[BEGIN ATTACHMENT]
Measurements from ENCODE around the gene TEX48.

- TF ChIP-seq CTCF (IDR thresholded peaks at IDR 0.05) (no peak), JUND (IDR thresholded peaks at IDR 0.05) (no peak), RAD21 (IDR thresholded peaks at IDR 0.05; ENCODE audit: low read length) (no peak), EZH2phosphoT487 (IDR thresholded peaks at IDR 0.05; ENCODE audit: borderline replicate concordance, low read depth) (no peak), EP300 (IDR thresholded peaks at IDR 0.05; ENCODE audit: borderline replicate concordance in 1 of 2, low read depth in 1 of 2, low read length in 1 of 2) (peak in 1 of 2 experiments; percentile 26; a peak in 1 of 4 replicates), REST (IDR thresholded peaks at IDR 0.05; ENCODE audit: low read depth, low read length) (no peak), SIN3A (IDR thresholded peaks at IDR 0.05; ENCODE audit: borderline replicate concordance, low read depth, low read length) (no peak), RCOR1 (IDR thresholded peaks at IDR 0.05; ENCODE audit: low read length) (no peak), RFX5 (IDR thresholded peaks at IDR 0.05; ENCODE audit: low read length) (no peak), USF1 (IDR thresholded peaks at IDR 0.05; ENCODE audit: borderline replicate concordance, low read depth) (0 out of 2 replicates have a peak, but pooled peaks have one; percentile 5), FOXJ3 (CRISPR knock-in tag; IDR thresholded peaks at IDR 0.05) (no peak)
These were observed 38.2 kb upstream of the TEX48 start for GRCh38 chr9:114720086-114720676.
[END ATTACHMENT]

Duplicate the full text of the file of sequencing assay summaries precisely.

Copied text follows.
Measurements from ENCODE around the gene TEX48.

- TF ChIP-seq CTCF (IDR thresholded peaks at IDR 0.05) (no peak), JUND (IDR thresholded peaks at IDR 0.05) (no peak), RAD21 (IDR thresholded peaks at IDR 0.05; ENCODE audit: low read length) (no peak), EZH2phosphoT487 (IDR thresholded peaks at IDR 0.05; ENCODE audit: borderline replicate concordance, low read depth) (no peak), EP300 (IDR thresholded peaks at IDR 0.05; ENCODE audit: borderline replicate concordance in 1 of 2, low read depth in 1 of 2, low read length in 1 of 2) (peak in 1 of 2 experiments; percentile 26; a peak in 1 of 4 replicates), REST (IDR thresholded peaks at IDR 0.05; ENCODE audit: low read depth, low read length) (no peak), SIN3A (IDR thresholded peaks at IDR 0.05; ENCODE audit: borderline replicate concordance, low read depth, low read length) (no peak), RCOR1 (IDR thresholded peaks at IDR 0.05; ENCODE audit: low read length) (no peak), RFX5 (IDR thresholded peaks at IDR 0.05; ENCODE audit: low read length) (no peak), USF1 (IDR thresholded peaks at IDR 0.05; ENCODE audit: borderline replicate concordance, low read depth) (0 out of 2 replicates have a peak, but pooled peaks have one; percentile 5), FOXJ3 (CRISPR knock-in tag; IDR thresholded peaks at IDR 0.05) (no peak)
These were observed 38.2 kb upstream of the TEX48 start for GRCh38 chr9:114720086-114720676.